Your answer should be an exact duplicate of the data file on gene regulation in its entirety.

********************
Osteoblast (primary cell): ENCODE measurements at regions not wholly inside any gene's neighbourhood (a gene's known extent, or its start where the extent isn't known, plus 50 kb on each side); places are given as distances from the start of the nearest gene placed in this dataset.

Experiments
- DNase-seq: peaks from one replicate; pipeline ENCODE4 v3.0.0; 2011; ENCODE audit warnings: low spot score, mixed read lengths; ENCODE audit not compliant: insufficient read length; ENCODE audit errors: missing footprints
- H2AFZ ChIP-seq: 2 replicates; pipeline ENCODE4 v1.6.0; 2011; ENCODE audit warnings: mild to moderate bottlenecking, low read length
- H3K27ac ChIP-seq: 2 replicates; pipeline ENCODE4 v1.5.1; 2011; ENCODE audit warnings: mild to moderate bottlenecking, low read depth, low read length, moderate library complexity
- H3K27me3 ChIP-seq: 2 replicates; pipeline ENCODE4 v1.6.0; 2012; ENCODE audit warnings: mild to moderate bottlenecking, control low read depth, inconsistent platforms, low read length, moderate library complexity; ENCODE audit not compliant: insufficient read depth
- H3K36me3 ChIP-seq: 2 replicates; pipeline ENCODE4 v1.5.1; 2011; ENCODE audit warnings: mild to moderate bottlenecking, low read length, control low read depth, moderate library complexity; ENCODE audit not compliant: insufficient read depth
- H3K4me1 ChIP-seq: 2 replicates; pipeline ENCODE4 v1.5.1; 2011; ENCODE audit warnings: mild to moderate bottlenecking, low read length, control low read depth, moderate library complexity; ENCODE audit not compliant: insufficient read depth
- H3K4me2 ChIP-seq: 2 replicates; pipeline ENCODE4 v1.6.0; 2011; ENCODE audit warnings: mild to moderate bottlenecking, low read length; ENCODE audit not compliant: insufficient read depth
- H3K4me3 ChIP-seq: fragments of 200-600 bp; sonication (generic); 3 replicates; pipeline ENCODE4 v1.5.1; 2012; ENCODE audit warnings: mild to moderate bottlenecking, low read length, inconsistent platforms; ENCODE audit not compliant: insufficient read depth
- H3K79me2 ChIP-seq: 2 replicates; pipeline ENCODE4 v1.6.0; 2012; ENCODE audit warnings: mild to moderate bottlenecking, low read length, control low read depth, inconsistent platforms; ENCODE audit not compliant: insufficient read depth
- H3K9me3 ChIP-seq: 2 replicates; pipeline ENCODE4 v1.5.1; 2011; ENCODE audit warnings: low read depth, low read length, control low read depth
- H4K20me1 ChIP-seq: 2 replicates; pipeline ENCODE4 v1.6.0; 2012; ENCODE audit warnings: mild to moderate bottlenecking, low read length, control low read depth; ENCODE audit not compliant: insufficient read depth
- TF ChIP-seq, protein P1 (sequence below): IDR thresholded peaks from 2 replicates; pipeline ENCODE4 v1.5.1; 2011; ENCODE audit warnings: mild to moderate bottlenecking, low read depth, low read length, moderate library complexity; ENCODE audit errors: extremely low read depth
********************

Osteoblast (primary cell): ENCODE measurements at regions not wholly inside any gene's neighbourhood (a gene's known extent, or its start where the extent isn't known, plus 50 kb on each side); places are given as distances from the start of the nearest gene placed in this dataset.

Experiments
- DNase-seq: peaks from one replicate; pipeline ENCODE4 v3.0.0; 2011; ENCODE audit warnings: low spot score, mixed read lengths; ENCODE audit not compliant: insufficient read length; ENCODE audit errors: missing footprints
- H2AFZ ChIP-seq: 2 replicates; pipeline ENCODE4 v1.6.0; 2011; ENCODE audit warnings: mild to moderate bottlenecking, low read length
- H3K27ac ChIP-seq: 2 replicates; pipeline ENCODE4 v1.5.1; 2011; ENCODE audit warnings: mild to moderate bottlenecking, low read depth, low read length, moderate library complexity
- H3K27me3 ChIP-seq: 2 replicates; pipeline ENCODE4 v1.6.0; 2012; ENCODE audit warnings: mild to moderate bottlenecking, control low read depth, inconsistent platforms, low read length, moderate library complexity; ENCODE audit not compliant: insufficient read depth
- H3K36me3 ChIP-seq: 2 replicates; pipeline ENCODE4 v1.5.1; 2011; ENCODE audit warnings: mild to moderate bottlenecking, low read length, control low read depth, moderate library complexity; ENCODE audit not compliant: insufficient read depth
- H3K4me1 ChIP-seq: 2 replicates; pipeline ENCODE4 v1.5.1; 2011; ENCODE audit warnings: mild to moderate bottlenecking, low read length, control low read depth, moderate library complexity; ENCODE audit not compliant: insufficient read depth
- H3K4me2 ChIP-seq: 2 replicates; pipeline ENCODE4 v1.6.0; 2011; ENCODE audit warnings: mild to moderate bottlenecking, low read length; ENCODE audit not compliant: insufficient read depth
- H3K4me3 ChIP-seq: fragments of 200-600 bp; sonication (generic); 3 replicates; pipeline ENCODE4 v1.5.1; 2012; ENCODE audit warnings: mild to moderate bottlenecking, low read length, inconsistent platforms; ENCODE audit not compliant: insufficient read depth
- H3K79me2 ChIP-seq: 2 replicates; pipeline ENCODE4 v1.6.0; 2012; ENCODE audit warnings: mild to moderate bottlenecking, low read length, control low read depth, inconsistent platforms; ENCODE audit not compliant: insufficient read depth
- H3K9me3 ChIP-seq: 2 replicates; pipeline ENCODE4 v1.5.1; 2011; ENCODE audit warnings: low read depth, low read length, control low read depth
- H4K20me1 ChIP-seq: 2 replicates; pipeline ENCODE4 v1.6.0; 2012; ENCODE audit warnings: mild to moderate bottlenecking, low read length, control low read depth; ENCODE audit not compliant: insufficient read depth
- TF ChIP-seq, protein P1 (sequence below): IDR thresholded peaks from 2 replicates; pipeline ENCODE4 v1.5.1; 2011; ENCODE audit warnings: mild to moderate bottlenecking, low read depth, low read length, moderate library complexity; ENCODE audit errors: extremely low read depth